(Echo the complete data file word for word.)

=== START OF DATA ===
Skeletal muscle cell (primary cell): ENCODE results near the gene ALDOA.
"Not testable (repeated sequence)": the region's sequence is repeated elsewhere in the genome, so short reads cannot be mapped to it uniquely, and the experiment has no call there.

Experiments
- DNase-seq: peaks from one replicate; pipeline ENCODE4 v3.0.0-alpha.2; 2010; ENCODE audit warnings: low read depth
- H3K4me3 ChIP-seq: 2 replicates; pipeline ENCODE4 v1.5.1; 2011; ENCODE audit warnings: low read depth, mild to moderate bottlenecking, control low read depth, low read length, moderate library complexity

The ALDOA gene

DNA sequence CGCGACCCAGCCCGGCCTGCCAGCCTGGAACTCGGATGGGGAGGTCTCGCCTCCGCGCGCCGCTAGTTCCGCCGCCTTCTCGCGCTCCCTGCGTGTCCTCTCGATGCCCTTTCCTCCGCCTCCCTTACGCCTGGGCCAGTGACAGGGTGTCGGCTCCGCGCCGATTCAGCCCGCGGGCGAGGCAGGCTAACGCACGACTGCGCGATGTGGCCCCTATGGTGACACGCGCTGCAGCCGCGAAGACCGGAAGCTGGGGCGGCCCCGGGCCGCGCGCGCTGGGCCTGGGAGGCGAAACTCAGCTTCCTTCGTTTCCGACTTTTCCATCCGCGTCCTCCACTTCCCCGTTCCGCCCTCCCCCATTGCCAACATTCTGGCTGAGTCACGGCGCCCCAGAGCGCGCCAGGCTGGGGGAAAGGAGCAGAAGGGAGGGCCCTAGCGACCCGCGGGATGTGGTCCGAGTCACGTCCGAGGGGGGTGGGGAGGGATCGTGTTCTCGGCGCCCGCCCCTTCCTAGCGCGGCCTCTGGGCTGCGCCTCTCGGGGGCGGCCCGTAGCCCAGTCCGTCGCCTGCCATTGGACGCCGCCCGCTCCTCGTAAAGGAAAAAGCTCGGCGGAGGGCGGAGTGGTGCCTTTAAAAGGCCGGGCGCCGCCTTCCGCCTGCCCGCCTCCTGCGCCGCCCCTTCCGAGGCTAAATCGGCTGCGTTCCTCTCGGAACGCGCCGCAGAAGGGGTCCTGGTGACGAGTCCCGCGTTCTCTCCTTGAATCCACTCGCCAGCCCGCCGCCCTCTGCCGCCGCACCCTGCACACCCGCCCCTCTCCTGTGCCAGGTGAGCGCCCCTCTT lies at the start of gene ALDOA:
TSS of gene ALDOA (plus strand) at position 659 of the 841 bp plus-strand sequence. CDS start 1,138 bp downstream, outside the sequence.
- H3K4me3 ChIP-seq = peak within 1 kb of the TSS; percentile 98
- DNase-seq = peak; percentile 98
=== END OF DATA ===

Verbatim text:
Skeletal muscle cell (primary cell): ENCODE results near the gene ALDOA.
"Not testable (repeated sequence)": the region's sequence is repeated elsewhere in the genome, so short reads cannot be mapped to it uniquely, and the experiment has no call there.

Experiments
- DNase-seq: peaks from one replicate; pipeline ENCODE4 v3.0.0-alpha.2; 2010; ENCODE audit warnings: low read depth
- H3K4me3 ChIP-seq: 2 replicates; pipeline ENCODE4 v1.5.1; 2011; ENCODE audit warnings: low read depth, mild to moderate bottlenecking, control low read depth, low read length, moderate library complexity

The ALDOA gene

DNA sequence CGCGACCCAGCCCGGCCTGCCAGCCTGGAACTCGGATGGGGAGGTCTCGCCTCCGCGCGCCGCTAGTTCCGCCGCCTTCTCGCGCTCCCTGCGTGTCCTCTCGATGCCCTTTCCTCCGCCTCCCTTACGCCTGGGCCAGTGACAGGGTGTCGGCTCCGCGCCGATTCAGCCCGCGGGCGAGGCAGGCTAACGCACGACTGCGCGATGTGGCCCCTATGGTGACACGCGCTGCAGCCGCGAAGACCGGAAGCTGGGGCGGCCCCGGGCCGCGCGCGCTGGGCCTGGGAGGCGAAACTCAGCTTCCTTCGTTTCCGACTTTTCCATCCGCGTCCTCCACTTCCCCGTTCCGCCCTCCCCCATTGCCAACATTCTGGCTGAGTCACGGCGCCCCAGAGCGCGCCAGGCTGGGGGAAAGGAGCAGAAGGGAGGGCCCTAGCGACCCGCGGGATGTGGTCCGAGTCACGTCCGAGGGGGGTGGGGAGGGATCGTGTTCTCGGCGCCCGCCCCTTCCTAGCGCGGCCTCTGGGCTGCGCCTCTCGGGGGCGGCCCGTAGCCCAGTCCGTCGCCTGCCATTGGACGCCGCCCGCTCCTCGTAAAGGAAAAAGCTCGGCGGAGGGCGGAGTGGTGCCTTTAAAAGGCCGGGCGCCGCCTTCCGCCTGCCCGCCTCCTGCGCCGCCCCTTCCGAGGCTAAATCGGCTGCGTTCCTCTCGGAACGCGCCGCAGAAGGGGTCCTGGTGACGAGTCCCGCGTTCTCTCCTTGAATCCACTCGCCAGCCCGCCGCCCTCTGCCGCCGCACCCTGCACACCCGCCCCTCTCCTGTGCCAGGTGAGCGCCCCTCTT lies at the start of gene ALDOA:
TSS of gene ALDOA (plus strand) at position 659 of the 841 bp plus-strand sequence. CDS start 1,138 bp downstream, outside the sequence.
- H3K4me3 ChIP-seq = peak within 1 kb of the TSS; percentile 98
- DNase-seq = peak; percentile 98